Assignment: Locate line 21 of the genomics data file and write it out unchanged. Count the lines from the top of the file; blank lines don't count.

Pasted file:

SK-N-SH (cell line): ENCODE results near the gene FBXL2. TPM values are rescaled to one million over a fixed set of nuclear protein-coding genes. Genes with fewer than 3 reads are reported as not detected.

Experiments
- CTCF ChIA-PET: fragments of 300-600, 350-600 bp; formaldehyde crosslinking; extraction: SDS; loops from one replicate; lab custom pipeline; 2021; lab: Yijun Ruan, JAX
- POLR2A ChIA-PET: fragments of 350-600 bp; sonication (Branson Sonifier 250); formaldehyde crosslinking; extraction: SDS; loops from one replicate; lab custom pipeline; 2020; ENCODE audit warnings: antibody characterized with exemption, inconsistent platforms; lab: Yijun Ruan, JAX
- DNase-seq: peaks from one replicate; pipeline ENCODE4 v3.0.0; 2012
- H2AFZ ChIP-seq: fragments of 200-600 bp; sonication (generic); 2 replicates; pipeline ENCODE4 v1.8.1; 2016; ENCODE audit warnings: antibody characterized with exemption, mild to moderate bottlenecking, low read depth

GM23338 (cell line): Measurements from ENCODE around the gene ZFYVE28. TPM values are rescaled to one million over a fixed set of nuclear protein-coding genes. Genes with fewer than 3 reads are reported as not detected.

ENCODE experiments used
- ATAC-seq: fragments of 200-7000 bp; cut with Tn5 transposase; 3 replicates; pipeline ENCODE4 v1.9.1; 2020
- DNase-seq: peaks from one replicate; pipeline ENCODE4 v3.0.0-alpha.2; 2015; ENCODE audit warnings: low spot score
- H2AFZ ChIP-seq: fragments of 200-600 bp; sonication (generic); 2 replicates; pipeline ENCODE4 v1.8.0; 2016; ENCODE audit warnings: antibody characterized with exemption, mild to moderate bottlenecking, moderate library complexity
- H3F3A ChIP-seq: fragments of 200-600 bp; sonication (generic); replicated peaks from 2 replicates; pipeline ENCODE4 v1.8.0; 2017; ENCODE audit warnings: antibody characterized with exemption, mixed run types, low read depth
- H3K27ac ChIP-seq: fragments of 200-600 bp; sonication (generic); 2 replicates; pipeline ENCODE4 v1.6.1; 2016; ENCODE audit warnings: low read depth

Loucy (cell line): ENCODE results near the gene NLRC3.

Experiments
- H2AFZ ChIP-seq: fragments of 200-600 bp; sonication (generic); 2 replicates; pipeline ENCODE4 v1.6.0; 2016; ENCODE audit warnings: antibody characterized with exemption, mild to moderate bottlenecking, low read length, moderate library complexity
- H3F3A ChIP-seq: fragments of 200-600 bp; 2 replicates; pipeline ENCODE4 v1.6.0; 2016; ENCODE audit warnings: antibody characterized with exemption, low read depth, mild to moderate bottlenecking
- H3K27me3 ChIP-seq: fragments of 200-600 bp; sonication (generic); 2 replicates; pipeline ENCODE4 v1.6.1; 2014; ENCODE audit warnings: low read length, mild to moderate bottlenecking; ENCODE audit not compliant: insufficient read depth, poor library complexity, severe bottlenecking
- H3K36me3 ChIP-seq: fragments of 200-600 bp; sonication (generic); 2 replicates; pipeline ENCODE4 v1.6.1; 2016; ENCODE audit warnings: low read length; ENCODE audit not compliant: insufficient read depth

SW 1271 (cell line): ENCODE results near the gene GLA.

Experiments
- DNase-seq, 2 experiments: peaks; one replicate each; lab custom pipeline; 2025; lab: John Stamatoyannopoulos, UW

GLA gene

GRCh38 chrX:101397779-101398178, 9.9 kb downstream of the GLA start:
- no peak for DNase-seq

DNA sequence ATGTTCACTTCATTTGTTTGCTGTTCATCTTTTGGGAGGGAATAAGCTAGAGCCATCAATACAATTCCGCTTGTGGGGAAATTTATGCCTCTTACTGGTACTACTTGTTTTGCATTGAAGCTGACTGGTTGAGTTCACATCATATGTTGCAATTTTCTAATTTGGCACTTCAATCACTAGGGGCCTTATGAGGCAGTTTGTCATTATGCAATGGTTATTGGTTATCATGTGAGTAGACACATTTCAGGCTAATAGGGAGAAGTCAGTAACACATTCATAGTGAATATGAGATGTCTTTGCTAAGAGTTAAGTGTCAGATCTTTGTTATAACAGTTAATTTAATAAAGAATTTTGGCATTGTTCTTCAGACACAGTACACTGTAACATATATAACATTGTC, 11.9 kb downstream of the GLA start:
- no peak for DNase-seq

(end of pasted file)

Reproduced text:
Experiments